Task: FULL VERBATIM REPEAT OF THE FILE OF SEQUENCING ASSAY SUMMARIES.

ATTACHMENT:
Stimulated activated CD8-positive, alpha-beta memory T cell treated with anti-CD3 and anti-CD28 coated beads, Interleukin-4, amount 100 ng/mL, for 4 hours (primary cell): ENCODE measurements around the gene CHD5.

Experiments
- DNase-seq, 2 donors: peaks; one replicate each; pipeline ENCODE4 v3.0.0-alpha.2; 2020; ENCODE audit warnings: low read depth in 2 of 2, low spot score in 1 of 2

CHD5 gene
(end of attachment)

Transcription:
Stimulated activated CD8-positive, alpha-beta memory T cell treated with anti-CD3 and anti-CD28 coated beads, Interleukin-4, amount 100 ng/mL, for 4 hours (primary cell): ENCODE measurements around the gene CHD5.

Experiments
- DNase-seq, 2 donors: peaks; one replicate each; pipeline ENCODE4 v3.0.0-alpha.2; 2020; ENCODE audit warnings: low read depth in 2 of 2, low spot score in 1 of 2

CHD5 gene